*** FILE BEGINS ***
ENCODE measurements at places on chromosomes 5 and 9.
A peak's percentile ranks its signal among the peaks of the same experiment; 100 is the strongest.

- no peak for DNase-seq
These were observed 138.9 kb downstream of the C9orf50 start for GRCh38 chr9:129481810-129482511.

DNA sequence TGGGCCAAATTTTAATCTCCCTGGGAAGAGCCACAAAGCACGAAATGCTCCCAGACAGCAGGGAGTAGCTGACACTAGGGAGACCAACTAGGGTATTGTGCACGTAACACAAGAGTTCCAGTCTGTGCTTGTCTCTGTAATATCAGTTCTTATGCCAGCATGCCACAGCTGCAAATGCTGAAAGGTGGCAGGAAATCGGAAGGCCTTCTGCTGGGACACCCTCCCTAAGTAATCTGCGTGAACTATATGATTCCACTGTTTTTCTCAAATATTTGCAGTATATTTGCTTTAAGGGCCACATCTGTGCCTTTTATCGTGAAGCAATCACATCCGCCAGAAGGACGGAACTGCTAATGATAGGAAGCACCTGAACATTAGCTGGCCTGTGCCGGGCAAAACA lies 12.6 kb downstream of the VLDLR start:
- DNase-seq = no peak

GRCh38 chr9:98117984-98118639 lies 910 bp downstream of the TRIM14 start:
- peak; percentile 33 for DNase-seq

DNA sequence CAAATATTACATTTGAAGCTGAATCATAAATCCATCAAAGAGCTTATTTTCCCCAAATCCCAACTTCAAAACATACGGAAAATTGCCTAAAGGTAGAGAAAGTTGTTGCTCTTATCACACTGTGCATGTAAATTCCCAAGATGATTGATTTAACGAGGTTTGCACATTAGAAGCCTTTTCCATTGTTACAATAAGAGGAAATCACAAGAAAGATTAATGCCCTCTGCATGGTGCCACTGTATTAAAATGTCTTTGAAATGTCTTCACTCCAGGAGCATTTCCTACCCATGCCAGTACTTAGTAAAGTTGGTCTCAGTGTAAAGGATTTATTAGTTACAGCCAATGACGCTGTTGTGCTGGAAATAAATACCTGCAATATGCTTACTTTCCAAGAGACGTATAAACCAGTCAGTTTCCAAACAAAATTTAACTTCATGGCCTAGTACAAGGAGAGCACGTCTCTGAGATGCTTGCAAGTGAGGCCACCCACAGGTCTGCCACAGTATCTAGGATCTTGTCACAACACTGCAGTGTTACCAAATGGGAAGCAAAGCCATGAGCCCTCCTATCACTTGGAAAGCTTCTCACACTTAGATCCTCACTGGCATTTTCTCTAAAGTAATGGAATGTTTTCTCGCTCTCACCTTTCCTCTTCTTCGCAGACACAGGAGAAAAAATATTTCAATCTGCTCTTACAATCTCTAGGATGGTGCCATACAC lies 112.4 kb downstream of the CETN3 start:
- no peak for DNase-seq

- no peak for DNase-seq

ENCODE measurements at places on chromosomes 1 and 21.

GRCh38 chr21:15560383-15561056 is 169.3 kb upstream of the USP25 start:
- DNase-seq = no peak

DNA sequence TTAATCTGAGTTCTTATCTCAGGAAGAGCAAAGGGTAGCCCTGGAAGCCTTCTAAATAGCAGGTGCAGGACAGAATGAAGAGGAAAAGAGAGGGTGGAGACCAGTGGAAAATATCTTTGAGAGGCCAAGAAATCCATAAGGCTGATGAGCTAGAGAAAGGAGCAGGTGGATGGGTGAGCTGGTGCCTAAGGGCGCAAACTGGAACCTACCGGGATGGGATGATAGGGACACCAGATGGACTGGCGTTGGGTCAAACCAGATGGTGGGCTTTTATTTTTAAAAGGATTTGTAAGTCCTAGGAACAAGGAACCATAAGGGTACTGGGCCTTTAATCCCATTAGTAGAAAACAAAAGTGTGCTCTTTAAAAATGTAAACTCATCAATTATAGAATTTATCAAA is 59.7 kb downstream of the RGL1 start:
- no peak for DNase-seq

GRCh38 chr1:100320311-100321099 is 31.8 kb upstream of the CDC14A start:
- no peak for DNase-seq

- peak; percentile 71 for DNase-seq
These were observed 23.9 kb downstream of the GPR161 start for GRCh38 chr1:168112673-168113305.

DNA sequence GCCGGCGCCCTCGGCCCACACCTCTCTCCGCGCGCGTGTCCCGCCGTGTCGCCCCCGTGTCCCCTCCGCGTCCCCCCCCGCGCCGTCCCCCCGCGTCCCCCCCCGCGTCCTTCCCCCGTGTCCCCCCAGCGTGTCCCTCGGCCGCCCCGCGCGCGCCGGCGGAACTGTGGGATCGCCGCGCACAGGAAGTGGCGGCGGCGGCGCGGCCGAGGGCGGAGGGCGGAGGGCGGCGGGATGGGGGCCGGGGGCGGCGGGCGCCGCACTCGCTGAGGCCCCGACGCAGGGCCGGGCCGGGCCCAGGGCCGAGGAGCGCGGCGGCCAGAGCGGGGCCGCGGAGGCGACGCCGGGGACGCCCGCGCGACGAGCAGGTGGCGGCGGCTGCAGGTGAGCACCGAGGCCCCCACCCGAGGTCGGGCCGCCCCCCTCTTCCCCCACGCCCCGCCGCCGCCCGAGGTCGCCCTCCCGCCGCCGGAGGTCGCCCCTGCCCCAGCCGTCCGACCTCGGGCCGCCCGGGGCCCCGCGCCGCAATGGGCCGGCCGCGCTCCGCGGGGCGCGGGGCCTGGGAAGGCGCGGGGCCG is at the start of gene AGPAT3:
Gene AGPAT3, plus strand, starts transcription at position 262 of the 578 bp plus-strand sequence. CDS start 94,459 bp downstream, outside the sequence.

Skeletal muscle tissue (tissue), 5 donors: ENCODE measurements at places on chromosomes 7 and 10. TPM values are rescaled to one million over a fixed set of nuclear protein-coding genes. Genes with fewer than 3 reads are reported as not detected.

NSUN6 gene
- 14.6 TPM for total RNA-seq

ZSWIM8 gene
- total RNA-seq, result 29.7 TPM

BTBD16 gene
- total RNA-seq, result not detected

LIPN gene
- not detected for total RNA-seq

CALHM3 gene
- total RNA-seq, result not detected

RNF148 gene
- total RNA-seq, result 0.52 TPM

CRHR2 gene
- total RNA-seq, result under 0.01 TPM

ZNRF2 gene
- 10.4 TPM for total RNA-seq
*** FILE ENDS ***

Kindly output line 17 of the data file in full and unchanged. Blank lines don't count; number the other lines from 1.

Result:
GRCh38 chr1:100320311-100321099 is 31.8 kb upstream of the CDC14A start: